This revolver is once again chambered in the venerable .357 Magnum chambering affording the shooter to also shoot the softer recoiling .38 Special if they so desire. The Professional VI also dons a set of rubber grips that we have seen on previous Professional models and a Matte Stainless Steel finish as well.


This is the part of the story where I make a sincere plea to Charter Arms on several fronts to help us out – the shooters, the wheelgun guys/gals, and the prospective owners – by providing us with more details. I have been covering the Professionals for six weeks now and these revolvers have little to no press or advertising behind them. In fact, for the Charter Arms Professional VI, I could only find 1 photo of this revolver. So, please Charter Arms!… Pump up the advertising. Give us more photos, more specs, and more details… get a savvy photographer in your media department and, sell us these revolvers! At the moment, we have shared everything with you that we know about the Professional VI as well as the other Professionals as this story is coming to a close.

Like I have stated in prior Wheelgun Wednesdays, I consider myself to be pretty in tune with the revolver market and I had no clue these Professional Series revolvers existed until roughly two months ago. Some lifestyle photos and more in-depth, nitty-gritty specs would be wonderful! The ball is in your court, Charter Arms.

All good things must come to an end, and so shall the Charter Arms Professional series. Between all 6 of The Professional revolvers that Charter Arms is crafting, you have the option of a .32 H&R Magnum or .357 Magnum for cartridge offerings with an array of aesthetics and smaller changes in surface features. Now, that we have covered all six of them, which one if your favorite? What do you think about all of them? Does this “Professional” series look interesting to you? Enough so that you’d be willing to purchase and carry one? As always, let us know all of your thoughts in the Comments below! We always appreciate your feedback.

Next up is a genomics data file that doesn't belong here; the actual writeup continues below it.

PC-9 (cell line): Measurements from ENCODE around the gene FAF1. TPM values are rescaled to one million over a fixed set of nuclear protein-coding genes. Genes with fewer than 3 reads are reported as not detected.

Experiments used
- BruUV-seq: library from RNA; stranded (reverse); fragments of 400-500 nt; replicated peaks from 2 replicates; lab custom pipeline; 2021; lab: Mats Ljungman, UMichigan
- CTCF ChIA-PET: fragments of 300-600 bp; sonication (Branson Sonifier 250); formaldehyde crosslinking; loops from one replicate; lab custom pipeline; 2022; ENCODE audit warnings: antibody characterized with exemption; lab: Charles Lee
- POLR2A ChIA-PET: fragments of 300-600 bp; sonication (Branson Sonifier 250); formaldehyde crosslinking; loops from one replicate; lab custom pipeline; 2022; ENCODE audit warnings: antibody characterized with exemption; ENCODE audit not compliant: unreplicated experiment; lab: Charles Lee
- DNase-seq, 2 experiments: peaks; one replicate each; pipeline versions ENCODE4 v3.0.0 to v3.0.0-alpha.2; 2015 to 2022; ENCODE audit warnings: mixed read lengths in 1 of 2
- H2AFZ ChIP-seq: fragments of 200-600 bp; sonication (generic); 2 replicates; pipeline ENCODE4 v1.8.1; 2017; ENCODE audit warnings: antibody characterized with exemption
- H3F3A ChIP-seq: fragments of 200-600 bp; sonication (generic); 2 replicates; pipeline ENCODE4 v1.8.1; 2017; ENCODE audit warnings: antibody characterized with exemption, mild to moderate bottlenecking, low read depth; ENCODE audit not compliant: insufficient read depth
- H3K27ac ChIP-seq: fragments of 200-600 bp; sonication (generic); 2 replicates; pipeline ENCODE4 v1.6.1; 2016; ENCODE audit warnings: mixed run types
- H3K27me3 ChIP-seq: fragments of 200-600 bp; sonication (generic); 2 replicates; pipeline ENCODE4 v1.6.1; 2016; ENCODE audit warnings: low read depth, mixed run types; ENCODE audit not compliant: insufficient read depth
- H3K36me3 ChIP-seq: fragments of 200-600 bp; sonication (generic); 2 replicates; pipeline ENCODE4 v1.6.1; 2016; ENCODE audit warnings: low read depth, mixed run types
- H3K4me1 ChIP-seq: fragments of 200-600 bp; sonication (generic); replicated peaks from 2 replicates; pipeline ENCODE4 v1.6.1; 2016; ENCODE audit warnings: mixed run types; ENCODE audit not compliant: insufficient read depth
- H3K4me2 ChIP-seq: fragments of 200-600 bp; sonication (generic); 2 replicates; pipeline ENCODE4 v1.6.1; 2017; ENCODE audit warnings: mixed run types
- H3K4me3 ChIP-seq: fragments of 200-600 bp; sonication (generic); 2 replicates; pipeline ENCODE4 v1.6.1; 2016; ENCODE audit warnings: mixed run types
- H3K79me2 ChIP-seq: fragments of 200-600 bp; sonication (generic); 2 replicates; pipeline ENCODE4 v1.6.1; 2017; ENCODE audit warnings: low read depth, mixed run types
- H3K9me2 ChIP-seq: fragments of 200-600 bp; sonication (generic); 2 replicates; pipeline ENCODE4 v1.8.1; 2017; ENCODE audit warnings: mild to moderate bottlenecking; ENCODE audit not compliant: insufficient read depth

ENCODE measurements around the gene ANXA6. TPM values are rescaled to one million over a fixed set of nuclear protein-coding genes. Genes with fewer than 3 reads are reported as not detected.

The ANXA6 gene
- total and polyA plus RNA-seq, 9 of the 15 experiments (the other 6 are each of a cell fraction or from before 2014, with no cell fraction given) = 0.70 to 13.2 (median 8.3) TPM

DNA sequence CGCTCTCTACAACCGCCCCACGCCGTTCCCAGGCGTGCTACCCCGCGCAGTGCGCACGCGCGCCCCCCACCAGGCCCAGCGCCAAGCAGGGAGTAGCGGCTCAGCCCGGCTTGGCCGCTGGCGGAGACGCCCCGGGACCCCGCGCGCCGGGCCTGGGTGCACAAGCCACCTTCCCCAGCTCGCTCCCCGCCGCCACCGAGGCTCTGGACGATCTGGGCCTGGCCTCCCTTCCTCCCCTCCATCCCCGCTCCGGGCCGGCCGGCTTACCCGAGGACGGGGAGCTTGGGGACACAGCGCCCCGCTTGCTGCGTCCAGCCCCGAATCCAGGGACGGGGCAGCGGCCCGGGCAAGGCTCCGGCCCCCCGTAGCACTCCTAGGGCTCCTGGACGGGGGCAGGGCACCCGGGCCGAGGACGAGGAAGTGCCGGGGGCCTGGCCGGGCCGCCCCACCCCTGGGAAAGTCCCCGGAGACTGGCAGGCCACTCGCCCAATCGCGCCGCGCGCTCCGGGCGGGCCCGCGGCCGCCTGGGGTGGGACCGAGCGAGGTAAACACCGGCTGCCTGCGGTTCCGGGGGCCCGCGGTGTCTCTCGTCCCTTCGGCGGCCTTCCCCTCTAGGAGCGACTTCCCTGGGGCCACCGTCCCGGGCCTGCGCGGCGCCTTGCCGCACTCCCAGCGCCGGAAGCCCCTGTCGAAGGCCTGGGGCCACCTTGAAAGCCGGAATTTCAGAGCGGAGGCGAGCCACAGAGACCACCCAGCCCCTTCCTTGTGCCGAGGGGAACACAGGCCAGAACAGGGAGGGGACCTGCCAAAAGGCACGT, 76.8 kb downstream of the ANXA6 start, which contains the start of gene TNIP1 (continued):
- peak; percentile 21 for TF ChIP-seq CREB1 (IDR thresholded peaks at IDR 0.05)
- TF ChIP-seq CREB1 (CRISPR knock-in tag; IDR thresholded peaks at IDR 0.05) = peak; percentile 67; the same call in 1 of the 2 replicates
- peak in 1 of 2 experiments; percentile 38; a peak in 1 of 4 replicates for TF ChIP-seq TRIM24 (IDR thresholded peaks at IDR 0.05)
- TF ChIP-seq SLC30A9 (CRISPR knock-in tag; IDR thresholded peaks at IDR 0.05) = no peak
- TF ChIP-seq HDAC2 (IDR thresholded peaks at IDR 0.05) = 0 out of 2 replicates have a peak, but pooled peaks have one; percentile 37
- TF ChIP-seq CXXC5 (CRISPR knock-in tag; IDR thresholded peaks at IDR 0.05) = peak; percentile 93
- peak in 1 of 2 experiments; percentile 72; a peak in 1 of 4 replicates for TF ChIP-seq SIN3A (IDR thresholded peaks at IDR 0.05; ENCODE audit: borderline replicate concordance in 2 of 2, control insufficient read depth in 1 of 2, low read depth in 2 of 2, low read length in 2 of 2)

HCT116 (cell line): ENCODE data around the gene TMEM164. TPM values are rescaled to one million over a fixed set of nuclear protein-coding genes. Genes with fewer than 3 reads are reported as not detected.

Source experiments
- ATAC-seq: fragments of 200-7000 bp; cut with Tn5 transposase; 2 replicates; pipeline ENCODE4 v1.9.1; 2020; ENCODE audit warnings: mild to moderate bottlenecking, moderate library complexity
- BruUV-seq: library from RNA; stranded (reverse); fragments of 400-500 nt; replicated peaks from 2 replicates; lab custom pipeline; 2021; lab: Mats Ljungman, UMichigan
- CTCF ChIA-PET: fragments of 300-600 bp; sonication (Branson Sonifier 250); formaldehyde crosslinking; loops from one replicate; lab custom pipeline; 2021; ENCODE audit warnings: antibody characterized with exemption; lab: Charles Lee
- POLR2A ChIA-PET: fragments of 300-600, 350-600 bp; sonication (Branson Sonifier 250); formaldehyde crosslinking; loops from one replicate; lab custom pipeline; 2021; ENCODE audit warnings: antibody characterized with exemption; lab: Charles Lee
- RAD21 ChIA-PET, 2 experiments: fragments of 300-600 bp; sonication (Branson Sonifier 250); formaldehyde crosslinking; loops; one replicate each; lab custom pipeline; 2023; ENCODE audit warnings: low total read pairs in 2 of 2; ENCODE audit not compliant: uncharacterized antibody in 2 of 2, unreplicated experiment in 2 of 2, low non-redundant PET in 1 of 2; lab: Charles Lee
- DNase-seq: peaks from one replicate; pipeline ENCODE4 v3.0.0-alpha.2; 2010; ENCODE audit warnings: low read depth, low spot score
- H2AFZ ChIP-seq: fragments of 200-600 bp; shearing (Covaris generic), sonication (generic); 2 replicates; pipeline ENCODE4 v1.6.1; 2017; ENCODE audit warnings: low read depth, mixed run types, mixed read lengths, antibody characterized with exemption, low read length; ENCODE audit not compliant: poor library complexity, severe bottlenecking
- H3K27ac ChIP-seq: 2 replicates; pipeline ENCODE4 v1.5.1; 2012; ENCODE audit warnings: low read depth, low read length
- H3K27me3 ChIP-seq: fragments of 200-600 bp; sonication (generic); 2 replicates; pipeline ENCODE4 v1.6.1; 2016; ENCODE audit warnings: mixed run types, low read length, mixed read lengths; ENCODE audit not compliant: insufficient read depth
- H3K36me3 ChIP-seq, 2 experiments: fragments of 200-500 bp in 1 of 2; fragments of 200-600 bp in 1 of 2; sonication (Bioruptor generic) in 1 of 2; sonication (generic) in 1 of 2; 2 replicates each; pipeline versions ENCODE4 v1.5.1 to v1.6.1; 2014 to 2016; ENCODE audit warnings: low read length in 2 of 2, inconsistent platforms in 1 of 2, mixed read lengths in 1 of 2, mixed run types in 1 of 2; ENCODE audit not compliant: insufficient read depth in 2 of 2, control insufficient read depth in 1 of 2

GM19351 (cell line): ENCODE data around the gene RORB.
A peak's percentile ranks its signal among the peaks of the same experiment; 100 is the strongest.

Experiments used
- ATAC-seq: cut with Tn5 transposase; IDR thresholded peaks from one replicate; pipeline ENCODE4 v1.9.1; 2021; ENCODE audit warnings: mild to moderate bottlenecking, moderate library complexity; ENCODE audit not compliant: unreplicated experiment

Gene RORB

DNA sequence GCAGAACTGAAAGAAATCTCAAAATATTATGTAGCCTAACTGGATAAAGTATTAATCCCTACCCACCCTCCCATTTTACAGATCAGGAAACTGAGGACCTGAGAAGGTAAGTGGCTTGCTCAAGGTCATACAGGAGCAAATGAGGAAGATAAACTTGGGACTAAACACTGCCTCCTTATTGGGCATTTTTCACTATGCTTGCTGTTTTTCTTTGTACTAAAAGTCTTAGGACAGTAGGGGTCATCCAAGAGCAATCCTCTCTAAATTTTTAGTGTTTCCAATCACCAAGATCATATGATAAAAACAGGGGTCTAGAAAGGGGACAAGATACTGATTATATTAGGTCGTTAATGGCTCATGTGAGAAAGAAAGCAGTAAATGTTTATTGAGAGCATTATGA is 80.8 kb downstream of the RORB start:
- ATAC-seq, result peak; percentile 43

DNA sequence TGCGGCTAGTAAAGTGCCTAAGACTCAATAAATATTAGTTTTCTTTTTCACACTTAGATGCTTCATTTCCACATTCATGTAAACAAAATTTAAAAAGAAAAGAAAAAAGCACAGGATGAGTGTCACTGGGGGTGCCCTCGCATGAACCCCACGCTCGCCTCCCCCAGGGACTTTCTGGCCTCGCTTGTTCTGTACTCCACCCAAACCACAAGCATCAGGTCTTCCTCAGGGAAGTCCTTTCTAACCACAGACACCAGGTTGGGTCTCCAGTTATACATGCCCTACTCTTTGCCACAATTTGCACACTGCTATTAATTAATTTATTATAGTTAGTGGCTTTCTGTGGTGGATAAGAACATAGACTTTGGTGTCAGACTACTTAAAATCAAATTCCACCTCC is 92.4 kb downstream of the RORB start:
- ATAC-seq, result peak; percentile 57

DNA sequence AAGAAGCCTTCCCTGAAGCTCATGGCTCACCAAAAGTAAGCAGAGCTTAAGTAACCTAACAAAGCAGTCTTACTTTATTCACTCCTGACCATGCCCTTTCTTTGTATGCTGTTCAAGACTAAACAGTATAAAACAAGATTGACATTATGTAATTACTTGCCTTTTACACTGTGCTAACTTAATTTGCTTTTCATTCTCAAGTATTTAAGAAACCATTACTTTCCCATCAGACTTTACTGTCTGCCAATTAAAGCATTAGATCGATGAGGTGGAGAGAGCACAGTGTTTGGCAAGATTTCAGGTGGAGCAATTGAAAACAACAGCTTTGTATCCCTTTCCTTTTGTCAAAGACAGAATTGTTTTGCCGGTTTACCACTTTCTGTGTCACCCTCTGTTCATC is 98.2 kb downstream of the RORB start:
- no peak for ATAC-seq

Charter Arms Professional VI .357 Magnum 6-Shot - MSRP $555.80
Adam Scepaniak
Adam Scepaniak

Editor | AllOutdoor.comWriter | OutdoorHub.comWriter | TheArmoryLife.comWriter | Tyrant CNCWriter | MDT Chassis SystemsSmith & Wesson Certified ArmorerGlock Certified ArmorerFirefighter/EMSCity CouncilmanInstagram: strength_in_arms

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2 of 7 comments
  • Reazione Catena Reazione Catena on Apr 11, 2024

    The Charter Arms revolvers are still relatively inexpensive when compared to a Ruger, S&W or Colt revolver. I try and buy them used and you need to know what some of the ideocyncrasies are with these revolvers. If the cylinder is hard to open using the thumb release the issue is easily fixed. Look at a parts schematic for the CA revolver on GPC, Cylinder Latch Release Screw is the issue. They have a sloppy threaded fit in Cylinder Latch and they tend to run rearward after use. This makes opening the cylinger using the thumb latch difficult. The fix is easy, get an empty revolver and using a thin screwdriverback the Cylinder Release Screw out until it is about flush with the recoil plate, close the empty cylinder and see if the the thumb latch works as it should. Now, if it does, remove the Cylinder Latch Release Screw and apply some removable thread locker, screw the piece until it is where it worked well and let it cure for the recommended time. Ta Da!

  • Joe Schowalter Joe Schowalter on Apr 12, 2024

    That’s a 5 shot in the pictures. WTF?